Behind the scenes at “The Big Burn”

The Big Burn

Actors simulate taking refuge in Pulaski’s cave, during the filming of “The Fire that Changed Everything – The Big Burn”. Screen shot from the video below.

After the confusion about when “The Fire that Changed Everything – The Big Burn” would be aired, it now appears certain that it will be on PBS February 3. As you probably know, the fires of 1910 affected wildland fire management for the next 100 years.

Below is a “behind the scenes” video showing some of the filming as it occurred, and candid shots of the actors between shots.

It took 3 days to build Pulaski’s “cave” on the set. An excerpt from Timothy Egan’s best-selling book, “The Big Burn”, about which the film is based, describes what happened that day in 1910:

Pulaski led his men through the inferno, until, at last, he came to one of the old mining shafts along the creek. “In here,” he ordered, his hand on his sidearm, “everyone inside the tunnel.” After an agonizing moment of indecision, forty-four men rushed into the opening and threw themselves on the ground.

The Big Burn

An actor breaks for lunch at the filming of “The Fire that Changed Everything – The Big Burn”. Screen shot from the video above.

On January 25 we posted a 30-second video “tease” about the film. Back in September we first wrote about the film when it was scheduled to air on September 9. The videos still say “coming this fall on PBS”.

filming the big burn

Generating smoke for the filming of “The Fire that Changed Everything – The Big Burn”. Photo by Insignia Films.

Rob Chaney wrote an interesting article about the film for yesterday’s edition of the Missoulian. Below is an excerpt:

…The filmmakers scoured old archives of early fires and firefighters, and combined them with black-and-white versions of modern wildfire behavior. They also used animation techniques to make still photos of places like Wallace appear threatened by moving flames and smoke.

Explanations come from Egan, along with Montana writer John Maclean, fire ecologist Steve Pyne and environmental historian Char Miller. Buffalo Soldiers National Museum chief docent Charles Williams adds some fascinating details about the seven companies of black soldiers who played crucial roles in defending the mountain communities.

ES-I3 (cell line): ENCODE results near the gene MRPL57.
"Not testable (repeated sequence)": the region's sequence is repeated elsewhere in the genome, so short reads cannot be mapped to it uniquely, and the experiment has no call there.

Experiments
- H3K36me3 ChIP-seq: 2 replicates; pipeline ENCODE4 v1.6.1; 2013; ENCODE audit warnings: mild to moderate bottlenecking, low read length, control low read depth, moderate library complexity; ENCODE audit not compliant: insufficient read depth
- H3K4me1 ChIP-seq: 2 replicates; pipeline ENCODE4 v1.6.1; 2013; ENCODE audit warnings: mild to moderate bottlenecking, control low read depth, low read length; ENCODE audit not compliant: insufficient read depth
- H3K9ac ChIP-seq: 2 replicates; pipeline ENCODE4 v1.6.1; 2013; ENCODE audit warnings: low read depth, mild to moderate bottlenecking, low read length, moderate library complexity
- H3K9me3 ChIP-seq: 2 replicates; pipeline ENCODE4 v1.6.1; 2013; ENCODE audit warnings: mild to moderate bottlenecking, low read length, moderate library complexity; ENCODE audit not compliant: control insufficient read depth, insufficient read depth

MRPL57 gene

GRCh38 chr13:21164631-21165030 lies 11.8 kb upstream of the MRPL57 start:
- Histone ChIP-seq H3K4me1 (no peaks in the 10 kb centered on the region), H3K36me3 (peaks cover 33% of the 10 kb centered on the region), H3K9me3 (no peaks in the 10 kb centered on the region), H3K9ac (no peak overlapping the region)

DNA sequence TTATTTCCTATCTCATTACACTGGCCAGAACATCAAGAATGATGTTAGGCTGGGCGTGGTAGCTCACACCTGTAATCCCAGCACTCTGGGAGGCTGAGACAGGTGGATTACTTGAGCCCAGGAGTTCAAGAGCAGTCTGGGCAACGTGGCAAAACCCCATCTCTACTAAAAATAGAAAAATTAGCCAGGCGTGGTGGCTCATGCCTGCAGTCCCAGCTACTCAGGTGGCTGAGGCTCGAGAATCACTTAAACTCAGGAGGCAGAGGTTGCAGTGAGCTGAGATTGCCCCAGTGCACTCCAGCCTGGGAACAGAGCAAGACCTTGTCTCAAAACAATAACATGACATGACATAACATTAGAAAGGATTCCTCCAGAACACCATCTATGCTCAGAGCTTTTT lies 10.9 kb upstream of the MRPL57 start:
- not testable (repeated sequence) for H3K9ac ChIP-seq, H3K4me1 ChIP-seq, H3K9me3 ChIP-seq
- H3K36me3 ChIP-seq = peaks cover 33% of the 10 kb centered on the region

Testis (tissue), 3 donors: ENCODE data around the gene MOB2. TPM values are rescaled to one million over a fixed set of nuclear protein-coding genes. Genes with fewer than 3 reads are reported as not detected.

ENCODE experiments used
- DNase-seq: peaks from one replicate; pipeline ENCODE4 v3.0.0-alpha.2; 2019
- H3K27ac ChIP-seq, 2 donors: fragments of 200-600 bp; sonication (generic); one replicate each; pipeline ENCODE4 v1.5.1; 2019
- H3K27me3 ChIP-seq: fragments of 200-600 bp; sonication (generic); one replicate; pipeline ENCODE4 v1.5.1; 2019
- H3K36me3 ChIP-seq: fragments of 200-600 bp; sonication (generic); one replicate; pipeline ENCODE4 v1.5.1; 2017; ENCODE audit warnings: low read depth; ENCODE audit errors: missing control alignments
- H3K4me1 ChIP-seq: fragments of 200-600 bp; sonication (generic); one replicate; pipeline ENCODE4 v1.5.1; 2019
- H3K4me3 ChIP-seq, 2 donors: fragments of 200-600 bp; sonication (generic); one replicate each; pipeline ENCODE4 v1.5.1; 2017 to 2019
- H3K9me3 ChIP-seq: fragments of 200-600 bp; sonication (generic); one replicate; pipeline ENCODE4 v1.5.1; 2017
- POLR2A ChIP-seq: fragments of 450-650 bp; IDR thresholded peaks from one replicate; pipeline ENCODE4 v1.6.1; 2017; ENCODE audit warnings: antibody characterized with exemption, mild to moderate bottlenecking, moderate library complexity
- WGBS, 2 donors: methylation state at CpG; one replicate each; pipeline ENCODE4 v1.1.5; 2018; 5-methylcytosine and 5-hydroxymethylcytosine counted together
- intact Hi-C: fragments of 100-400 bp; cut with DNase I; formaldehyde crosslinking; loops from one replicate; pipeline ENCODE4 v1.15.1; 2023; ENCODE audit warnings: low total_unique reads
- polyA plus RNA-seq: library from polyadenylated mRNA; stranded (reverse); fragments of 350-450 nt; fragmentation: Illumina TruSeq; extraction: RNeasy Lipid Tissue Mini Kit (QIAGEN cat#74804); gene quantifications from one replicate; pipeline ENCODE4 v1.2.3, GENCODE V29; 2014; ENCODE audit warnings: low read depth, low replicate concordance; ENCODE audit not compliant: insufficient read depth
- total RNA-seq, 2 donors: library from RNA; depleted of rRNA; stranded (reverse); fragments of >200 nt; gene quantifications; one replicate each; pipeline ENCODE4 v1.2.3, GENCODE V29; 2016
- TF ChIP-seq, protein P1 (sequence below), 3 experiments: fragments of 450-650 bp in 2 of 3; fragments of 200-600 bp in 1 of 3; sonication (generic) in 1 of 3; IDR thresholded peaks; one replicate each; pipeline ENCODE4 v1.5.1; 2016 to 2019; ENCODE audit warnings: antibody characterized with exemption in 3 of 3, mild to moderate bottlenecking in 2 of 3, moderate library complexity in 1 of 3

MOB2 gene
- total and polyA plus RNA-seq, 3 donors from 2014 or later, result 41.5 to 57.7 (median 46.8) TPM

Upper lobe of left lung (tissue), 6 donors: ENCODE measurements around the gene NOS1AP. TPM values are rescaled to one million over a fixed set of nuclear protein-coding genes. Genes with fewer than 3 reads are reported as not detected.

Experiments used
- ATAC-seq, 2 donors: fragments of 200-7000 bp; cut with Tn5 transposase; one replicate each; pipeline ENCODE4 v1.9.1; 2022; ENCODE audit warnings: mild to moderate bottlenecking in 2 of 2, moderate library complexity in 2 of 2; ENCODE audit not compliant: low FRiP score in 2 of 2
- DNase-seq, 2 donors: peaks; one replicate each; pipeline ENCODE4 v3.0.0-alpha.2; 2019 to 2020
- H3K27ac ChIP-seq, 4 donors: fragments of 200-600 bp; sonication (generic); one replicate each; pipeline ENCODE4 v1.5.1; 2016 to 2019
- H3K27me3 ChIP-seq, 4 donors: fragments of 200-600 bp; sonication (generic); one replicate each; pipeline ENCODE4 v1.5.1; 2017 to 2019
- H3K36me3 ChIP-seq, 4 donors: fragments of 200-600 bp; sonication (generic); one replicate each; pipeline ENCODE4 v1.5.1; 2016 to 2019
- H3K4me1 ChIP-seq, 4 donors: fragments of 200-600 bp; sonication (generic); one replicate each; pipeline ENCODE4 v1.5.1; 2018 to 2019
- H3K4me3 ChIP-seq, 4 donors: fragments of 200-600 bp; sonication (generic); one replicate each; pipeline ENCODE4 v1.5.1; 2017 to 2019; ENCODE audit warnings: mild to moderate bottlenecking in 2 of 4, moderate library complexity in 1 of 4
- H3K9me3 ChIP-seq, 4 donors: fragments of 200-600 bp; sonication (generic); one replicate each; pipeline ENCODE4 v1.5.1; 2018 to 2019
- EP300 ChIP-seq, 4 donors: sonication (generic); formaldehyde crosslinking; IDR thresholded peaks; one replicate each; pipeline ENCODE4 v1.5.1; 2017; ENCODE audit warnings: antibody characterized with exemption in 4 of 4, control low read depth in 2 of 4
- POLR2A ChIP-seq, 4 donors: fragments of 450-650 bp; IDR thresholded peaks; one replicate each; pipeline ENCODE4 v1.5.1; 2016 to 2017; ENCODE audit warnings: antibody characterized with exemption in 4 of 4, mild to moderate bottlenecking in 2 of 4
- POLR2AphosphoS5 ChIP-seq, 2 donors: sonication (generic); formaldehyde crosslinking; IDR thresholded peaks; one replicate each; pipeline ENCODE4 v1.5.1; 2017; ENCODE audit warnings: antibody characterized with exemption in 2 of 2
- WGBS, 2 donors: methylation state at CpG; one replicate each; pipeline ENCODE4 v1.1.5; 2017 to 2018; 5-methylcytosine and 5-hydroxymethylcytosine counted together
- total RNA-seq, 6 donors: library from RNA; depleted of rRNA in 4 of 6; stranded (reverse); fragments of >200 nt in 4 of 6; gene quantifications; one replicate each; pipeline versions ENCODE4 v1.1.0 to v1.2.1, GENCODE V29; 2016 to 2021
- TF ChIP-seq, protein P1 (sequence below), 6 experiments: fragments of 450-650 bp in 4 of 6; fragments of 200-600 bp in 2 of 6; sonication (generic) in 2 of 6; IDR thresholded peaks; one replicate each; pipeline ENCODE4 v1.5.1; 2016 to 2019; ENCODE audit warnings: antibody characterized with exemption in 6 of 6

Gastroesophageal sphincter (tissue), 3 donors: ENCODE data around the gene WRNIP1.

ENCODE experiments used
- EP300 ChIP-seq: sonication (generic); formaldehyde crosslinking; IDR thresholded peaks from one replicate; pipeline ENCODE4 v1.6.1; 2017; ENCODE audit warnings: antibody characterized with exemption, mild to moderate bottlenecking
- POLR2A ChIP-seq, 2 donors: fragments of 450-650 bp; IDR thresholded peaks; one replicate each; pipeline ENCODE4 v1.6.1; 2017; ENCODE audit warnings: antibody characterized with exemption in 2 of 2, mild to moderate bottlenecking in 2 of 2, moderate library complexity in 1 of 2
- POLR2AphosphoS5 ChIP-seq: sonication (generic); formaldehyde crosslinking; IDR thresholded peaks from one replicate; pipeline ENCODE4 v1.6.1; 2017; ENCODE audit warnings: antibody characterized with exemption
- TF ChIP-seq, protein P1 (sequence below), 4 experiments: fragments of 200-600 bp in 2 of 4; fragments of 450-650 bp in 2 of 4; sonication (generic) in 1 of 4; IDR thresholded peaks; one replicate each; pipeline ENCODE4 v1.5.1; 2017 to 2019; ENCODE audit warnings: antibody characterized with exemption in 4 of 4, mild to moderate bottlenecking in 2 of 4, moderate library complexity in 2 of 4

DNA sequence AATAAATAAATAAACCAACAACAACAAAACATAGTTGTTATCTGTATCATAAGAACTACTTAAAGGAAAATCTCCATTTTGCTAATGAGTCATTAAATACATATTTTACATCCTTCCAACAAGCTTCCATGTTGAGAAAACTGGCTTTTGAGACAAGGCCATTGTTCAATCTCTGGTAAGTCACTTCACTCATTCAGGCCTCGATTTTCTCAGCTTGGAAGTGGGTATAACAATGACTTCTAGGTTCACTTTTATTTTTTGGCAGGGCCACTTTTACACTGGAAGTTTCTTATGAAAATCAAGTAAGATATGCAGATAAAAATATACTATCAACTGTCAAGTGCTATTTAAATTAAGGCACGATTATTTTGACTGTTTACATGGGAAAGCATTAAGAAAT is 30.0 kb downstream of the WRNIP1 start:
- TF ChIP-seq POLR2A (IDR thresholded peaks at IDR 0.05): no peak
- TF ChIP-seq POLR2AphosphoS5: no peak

The story of a fire that burned more than 3 million acres in 36 hours would be compelling in itself.

But Egan’s research revealed how it happened just when the U.S. government was defining its role as a public lands manager. President Theodore Roosevelt and his champion of forest policy, Gifford Pinchot, were reining in the free-for-all logging and mining that threatened to shred the forests of the Pacific Northwest and Rocky Mountains. And a large part of their strategy was the claim that forests could be cultivated and protected like farms.

Share

Five fires started from escaped burn piles near Eldorado National Forest

Eldorado National Forest fireOn Saturday, January 24, five fires were ignited by burn piles that escaped on private timber lands near the Eldorado National Forest in northeast California. Two of the fires burned 33 acres each. The piles were originally ignited in December. Judging from the photos and reports from firefighters, the fire behavior was impressive for January.

In 2014 the El Dorado NF only had one fire that required a Type 3 Incident Commander. That was the King Fire fire east of Placerville, California where 12 firefighters deployed their fire shelters in front of advancing flames and were directed to safety by a helicopter pilot.

These excellent photos were taken by Michael Loeffler, an Engine Captain on the Eldorado NF.

Eldorado National Forest fire Eldorado National Forest fire

Eldorado National Forest map

Share

Norbeck prescribed fire — three months later

With the temperature approaching 70 degrees Tuesday afternoon I could not resist the urge to blow some cobwebs off my motorcycle. I cruised into Wind Cave National Park and took some photos with portions of the Norbeck Prescribed Fire in the background. The first and third photos were taken last fall on October 20 and 21, while the second and fourth were shot today, January 27, 2015.